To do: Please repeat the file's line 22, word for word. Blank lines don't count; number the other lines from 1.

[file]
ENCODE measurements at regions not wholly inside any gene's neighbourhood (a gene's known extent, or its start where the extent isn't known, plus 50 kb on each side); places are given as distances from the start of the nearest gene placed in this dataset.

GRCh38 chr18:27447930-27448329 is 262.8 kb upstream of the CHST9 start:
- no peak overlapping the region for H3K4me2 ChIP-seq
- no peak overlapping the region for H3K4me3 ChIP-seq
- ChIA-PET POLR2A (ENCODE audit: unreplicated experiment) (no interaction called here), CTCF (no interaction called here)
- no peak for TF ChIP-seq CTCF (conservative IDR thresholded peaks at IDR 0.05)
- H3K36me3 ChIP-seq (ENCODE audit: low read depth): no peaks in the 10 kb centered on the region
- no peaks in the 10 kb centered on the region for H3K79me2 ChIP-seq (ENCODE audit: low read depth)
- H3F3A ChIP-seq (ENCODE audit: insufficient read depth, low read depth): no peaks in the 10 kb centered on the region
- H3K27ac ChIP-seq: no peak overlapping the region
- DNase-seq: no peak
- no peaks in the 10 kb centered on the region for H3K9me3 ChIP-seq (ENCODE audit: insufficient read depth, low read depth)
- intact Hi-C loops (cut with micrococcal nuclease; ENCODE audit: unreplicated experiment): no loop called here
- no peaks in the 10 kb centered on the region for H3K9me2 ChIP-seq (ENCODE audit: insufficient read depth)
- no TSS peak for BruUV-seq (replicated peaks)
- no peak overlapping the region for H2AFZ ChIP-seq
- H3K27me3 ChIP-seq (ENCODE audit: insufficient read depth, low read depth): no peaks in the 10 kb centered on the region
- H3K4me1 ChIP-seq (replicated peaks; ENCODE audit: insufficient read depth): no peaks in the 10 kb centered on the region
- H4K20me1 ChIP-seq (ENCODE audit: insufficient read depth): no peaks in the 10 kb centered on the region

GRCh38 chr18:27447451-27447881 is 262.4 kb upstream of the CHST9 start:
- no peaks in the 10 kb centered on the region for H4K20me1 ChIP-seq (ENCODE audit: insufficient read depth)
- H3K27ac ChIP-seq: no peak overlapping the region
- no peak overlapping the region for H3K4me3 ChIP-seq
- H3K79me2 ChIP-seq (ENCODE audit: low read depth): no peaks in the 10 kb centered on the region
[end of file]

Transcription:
- H3K27ac ChIP-seq: no peak overlapping the region